Recess and free play help kids learn in a unique way. Yet, if there’s a weather delay or a change in schedule because of special programming, recess is often the first activity to go. If kids don’t finish their work, they often lose their recess because academics are the priority.
So why do we think of recess as an option, instead of a necessity? And what really is at stake when kids miss out on recess or their recess time isn’t fully utilized?
During a recent episode of Notes from the Backpack: A PTA Podcast, William Massey, assistant professor at Oregon State University, shared the benefits of recess and how families can advocate for recess that effectively supports children’s social, emotional and physical growth.
“When we consider recess as less important than academics, we are failing to invest in our children’s holistic growth,” said Massey.
Recess Varies in Quality
Recess helps students thrive—from enhancing academic achievement to minimizing school discipline issues—there are a wealth of benefits to free play. However, recess is one of the primary places where bullying and victimization happens.
Given the importance of building a recess environment where children are safe, have fun and feel a sense of belonging, Massey said it’s important that adults offer a variety of ways to engage (different games, play structures, etc.) and help children work through conflicts when they occur.
Recess Helps to Develop Life Skills
William explained that recess mimics the real world. Children can choose their own activities, invent their own games and develop their own relationships, and there’s no teacher telling them how to do it.
“Kids spend about 200 days a year—for 12 years—at school,” said Massey. “Do we want that time to be only reading, writing, math or do we want them to learn skills like conflict resolution, negotiation, communication and how to self-organize a game? Those are the skills our children need to be successful in the real world.”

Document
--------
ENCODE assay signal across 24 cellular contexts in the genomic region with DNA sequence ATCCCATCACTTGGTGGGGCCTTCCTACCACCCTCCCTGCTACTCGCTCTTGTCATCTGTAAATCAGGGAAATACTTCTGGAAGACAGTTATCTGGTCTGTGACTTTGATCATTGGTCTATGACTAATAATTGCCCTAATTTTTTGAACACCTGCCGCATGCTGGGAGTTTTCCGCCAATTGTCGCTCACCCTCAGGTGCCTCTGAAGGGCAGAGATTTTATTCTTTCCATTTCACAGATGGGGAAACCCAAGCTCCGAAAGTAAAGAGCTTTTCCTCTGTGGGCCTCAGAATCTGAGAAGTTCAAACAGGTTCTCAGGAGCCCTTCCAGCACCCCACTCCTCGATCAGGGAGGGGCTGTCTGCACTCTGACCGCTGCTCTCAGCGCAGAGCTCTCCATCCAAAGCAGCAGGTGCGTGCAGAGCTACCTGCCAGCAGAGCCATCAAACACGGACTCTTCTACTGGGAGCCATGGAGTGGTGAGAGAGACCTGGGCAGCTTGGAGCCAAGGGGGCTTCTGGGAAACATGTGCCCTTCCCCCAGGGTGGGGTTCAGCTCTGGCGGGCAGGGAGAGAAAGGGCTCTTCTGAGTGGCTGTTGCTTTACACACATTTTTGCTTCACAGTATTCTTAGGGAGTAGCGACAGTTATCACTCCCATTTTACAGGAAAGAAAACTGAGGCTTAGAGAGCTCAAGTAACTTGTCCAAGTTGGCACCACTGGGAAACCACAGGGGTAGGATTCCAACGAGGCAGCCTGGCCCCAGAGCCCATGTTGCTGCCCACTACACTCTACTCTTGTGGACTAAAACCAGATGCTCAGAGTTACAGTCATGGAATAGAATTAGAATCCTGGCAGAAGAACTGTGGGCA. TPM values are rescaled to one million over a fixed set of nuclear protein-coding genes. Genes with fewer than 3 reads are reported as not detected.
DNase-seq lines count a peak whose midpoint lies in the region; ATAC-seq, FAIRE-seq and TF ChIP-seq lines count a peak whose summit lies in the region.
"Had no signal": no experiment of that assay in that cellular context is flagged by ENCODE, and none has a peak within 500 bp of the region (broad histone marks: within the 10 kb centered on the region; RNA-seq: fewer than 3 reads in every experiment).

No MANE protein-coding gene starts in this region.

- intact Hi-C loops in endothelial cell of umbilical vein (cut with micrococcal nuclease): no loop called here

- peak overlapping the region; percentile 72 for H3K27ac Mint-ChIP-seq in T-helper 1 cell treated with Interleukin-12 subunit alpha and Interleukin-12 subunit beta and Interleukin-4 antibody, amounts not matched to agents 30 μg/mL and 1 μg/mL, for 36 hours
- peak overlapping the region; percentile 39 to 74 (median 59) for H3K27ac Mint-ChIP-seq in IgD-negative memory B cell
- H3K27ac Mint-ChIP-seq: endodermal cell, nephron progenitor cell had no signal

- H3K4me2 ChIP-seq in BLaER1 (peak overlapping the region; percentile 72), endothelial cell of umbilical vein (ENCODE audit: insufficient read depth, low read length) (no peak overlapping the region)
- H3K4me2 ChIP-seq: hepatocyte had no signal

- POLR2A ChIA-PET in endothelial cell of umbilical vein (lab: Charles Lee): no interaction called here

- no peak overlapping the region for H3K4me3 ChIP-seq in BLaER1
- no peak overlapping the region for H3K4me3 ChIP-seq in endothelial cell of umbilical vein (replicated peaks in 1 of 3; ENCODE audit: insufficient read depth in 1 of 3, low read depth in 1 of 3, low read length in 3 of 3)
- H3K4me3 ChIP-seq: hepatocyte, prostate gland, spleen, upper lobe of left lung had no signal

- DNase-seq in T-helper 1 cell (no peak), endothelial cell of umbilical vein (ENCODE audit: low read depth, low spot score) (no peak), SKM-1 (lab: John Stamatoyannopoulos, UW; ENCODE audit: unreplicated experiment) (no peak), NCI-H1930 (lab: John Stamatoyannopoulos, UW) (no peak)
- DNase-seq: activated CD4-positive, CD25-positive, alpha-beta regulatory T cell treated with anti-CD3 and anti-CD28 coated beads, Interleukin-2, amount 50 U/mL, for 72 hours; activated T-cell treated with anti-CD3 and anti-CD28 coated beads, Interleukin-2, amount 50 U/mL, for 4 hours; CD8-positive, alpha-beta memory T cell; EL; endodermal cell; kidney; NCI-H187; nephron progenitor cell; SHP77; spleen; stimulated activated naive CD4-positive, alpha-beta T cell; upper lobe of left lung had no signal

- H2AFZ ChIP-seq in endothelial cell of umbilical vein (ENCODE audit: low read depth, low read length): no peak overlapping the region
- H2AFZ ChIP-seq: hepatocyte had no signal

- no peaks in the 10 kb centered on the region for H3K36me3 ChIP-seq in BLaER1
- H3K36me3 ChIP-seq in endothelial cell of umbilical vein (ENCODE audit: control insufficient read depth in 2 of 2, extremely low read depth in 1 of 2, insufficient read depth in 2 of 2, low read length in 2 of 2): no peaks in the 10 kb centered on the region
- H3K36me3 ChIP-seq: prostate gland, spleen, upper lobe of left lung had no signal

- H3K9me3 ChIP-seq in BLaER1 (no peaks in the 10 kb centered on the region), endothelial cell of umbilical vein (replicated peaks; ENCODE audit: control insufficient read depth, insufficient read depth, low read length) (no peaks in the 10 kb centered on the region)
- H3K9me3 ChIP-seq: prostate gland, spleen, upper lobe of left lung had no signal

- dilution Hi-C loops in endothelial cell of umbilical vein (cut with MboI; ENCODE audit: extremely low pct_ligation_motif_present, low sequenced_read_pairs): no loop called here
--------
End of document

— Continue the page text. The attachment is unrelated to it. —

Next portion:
How to Ask Your Child About Recess
Regularly ask your child, “What do you do at recess?” and “Who do you play with?” If they answer that they aren’t really doing anything or playing with anyone, talk to the teacher to find out what is going on during recess. You also want to monitor to see if there are exclusion or clique issues on the playground.
If you see that, you know, one day they’re doing foursquare and then one day they’re playing basketball, and another day they’re playing football, you see that kids are able to kind of freely move through different types of games, play with different kids, and you have an environment that’s supporting that.
Get more info about recess and your child’s social and emotional development in our interview with William Massey, available wherever you listen to podcasts.
Rebecca Bauer is the family engagement specialist with the Center for Family Engagement at National PTA.